Osteoporosis

What is meant by osteoporosis?

Our bones are made up of a strong outer shell and a honeycomb-like centre in which blood vessels and bone marrow lie. When these tiny holes inside the bone become bigger it becomes weaker, more fragile and so more likely to break. The process of the bone becoming fragile in this way is osteoporosis.

Who is at risk of osteoporosis?

For most people, bone loss as a natural part of ageing does not begin until after the age of 35. This loss is often accelerated in women around the time of the menopause, although both men and women can develop osteoporosis. Since people are generally living to an older age, old age remains the key reason for the rise in osteoporosis, but other risk factors in women include early hysterectomy (surgery removing a woman’s womb) menopause, or missed periods for more than six months due to anorexia or over-exercising. The long-term use of steroid tablets (for conditions such as asthma or inflammatory bowel disease) increases the risk, as does smoking, heavy drinking, immobility or a family history of hip fractures. Having osteoporosis does not automatically mean that your bones will break, it just means that you have a ‘greater risk of fracture’. Thin, fragile bones in themselves are not painful but the broken bones that can result can cause pain and other problems. What are the symptoms?

Because bone thinning cannot be felt or seen, most people with osteoporosis are not aware of any problem until they suffer a fracture, and as such it can genuinely be called a ‘silent’ disease. Although X-rays will readily show up broken bones, osteoporosis will only become apparent when at least 30% of the bone density has been lost. This means more accurate assessment is needed and so a bone density scan called a Dual Energy X-ray Absorptiometry (DXA) scan is often used, to show whether or not bone thinning is present. This scan is recommended for people who are at high risk of osteoporosis and results of these scans show how your bone density compares to the average for your age and sex. Osteoporosis does not generally slow or stop the healing process, so bones that break because of osteoporosis will still heal in the same way as they do in people who do not have osteoporosis, which is usually in about six to eight weeks.

What are the risk factors for osteoporosis?

Genes; our bone health is largely dependent on the genes we inherit from our parents. In fact, if one of your parents has broken a hip, you may be more susceptible to developing osteoporosis and fragile bones.

Age; bone loss increases in later life so by the age of 75 about half of the population will have osteoporosis. As we get older bones become more fragile and more likely to break.

Gender; women have smaller bones than men and they also experience the menopause which accelerates the process of bone turnover. The female hormone oestrogen has a protective effect on bones. At the menopause (normally around the age of 50) the ovaries almost stop producing this hormone reducing the protection it gives to bones.

Race; studies show that people who are Black Afro Caribbean are at a lower risk than other groups because they tend to have bigger and stronger bones.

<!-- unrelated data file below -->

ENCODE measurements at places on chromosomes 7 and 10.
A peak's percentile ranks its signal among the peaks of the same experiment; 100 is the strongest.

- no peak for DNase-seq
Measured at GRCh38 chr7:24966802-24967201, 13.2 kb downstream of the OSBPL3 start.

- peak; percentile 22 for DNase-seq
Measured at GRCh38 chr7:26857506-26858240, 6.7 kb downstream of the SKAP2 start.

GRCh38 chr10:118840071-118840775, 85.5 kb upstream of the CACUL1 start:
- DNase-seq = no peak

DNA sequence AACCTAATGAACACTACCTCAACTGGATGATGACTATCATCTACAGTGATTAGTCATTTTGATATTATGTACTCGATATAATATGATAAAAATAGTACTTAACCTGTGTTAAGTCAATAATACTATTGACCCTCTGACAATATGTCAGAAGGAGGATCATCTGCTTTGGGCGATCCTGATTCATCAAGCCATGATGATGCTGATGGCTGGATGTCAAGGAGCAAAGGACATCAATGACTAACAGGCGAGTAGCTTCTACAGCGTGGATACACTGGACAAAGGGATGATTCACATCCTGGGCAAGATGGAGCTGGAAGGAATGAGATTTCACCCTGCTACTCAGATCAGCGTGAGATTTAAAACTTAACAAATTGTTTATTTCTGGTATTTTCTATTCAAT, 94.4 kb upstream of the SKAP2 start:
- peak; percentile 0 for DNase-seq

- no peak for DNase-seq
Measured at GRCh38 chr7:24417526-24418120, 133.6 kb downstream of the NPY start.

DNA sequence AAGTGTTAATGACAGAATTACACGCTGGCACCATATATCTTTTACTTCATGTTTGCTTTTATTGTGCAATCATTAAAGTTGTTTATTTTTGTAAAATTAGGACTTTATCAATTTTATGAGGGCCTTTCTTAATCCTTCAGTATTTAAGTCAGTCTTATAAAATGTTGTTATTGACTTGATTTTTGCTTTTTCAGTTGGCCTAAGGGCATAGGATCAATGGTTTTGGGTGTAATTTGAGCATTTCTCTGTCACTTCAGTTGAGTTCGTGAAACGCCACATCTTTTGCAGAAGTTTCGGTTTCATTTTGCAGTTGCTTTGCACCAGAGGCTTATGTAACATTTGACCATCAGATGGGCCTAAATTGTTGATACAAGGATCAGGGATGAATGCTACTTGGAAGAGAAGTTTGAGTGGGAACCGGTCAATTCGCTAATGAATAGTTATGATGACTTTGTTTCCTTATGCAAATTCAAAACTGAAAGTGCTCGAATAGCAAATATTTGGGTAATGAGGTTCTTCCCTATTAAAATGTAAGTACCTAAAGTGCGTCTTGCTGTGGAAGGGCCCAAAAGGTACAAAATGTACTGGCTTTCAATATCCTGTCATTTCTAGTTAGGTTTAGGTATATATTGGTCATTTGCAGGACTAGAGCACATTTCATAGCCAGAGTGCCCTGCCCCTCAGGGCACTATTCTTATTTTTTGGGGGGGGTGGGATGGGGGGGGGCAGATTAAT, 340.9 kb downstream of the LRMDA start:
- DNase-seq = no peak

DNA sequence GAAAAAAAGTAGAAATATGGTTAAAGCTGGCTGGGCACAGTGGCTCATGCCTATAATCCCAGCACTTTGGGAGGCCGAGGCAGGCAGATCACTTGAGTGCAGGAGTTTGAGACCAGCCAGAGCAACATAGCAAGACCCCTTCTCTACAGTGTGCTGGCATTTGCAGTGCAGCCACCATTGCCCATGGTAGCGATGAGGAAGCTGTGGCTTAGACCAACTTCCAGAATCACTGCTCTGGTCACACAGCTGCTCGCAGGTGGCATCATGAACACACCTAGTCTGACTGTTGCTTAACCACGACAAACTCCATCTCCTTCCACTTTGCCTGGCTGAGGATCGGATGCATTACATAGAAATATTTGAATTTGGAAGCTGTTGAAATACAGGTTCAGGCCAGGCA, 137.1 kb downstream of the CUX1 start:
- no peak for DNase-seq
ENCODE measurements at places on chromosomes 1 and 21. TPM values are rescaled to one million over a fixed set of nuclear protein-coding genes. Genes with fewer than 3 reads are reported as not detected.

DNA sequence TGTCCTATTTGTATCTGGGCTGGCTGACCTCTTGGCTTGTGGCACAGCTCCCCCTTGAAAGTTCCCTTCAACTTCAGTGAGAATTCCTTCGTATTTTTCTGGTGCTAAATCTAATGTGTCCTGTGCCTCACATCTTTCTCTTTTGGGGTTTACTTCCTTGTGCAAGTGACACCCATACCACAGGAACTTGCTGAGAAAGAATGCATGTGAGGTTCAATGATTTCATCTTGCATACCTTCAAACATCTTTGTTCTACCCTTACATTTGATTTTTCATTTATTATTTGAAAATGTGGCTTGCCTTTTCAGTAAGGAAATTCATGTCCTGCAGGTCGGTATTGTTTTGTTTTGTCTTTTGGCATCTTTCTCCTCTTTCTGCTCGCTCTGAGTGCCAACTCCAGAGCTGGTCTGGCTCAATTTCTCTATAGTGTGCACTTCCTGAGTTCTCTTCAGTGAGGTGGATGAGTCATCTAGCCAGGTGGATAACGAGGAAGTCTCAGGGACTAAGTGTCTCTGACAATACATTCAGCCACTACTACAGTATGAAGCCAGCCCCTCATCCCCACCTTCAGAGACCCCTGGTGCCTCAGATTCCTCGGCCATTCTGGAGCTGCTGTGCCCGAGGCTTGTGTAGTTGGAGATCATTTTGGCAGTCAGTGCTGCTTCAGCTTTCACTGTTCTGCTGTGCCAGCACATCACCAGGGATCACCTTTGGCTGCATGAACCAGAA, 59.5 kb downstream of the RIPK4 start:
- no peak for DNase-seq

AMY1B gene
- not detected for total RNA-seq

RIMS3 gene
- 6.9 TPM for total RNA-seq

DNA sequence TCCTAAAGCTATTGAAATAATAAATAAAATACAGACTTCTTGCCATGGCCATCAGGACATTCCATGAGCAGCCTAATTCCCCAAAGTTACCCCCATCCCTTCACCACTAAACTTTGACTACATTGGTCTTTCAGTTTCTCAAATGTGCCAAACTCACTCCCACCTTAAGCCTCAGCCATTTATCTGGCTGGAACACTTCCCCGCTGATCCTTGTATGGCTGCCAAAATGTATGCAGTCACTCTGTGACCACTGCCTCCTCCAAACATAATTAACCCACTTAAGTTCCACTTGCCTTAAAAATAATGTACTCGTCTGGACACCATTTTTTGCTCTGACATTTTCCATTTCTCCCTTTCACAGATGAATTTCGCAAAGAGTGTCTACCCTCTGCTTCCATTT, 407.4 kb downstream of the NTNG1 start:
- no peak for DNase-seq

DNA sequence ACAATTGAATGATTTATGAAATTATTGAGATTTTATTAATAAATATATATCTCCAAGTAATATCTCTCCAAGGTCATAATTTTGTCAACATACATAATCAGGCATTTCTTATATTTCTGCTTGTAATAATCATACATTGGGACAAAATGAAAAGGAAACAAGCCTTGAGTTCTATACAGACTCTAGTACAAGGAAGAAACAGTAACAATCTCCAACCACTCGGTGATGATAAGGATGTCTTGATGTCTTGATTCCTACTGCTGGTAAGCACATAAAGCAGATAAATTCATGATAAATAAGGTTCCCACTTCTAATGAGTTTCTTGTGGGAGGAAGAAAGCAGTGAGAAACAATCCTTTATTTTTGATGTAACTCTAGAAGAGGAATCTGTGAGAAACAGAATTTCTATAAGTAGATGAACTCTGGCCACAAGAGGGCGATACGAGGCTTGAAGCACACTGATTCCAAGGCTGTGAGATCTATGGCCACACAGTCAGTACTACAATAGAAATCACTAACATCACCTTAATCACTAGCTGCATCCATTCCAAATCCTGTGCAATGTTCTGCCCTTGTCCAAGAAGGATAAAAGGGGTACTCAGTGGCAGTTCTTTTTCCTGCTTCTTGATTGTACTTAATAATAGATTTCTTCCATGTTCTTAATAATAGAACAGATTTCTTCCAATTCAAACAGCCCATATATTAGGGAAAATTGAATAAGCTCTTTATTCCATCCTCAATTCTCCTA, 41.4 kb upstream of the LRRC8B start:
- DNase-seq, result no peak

Low body weight; if you have low BMI (body mass index) below 19g/m2 you are at greater risk of developing osteoporosis.

Previous fractures; if you have already broken bones easily, including in the spine, then you are much more likely to have fractures in the future.

How can I strengthen my bones?

The first way to begin strengthening your skeleton is with a ‘bone friendly diet’, rich in calcium, using sources such as cheese, milk and yoghurt. Low-fat varieties contain just as much calcium as the fuller fat varieties, and do not forget that bread, green leafy vegetables, bony fish and tofu are also rich in calcium. Take care not to eat too much salt or drink lots of caffeine-containing drinks as these can reduce calcium absorption. Vitamin D is needed to help calcium uptake in the body, and sunshine is the best source of this – enjoying 20 minutes of sunlight daily during summer can enable the body to store enough vitamin D to last the rest of the year – just remember to wear sun protection to prevent skin damage. If diet is a problem for any reason then calcium supplements are an acceptable alternative.

Exercise also plays a key role in keeping bones strong and healthy. This can range from brisk walking to swimming or cycling, but whatever activity you choose, it is important to excercise for at least 20 minutes 3 to 4 times a week. Even jumping on the spot 50to 60 times a day can increase bone density in pre-menopausal women.

What is the treatment for Osteoporosis?

Unfortunately for all of us, once bone has been lost it cannot be replaced completely and treatment is therefore always aimed at helping to prevent further bone loss. There is currently a range of treatments available including hormone replacement therapy, calcium and vitamin D supplements and for men with osteoporosis, testosterone treatment. . Biphosphonates are non-hormonal treatments that work by switching off the cells that break down bone, and selective estrogen receptor modulators (‘SERMs’) are new synthetic hormones that work to reduce bone thinning but which do not increase the risk of breast or womb cancer.

There are few conditions where the term ‘prevention is better than cure’ applies more accurately than for osteoporosis. Fortunately, a healthy lifestyle is the best medicine for most people and a prescription for sunshine, exercise and a sensible diet is the best one.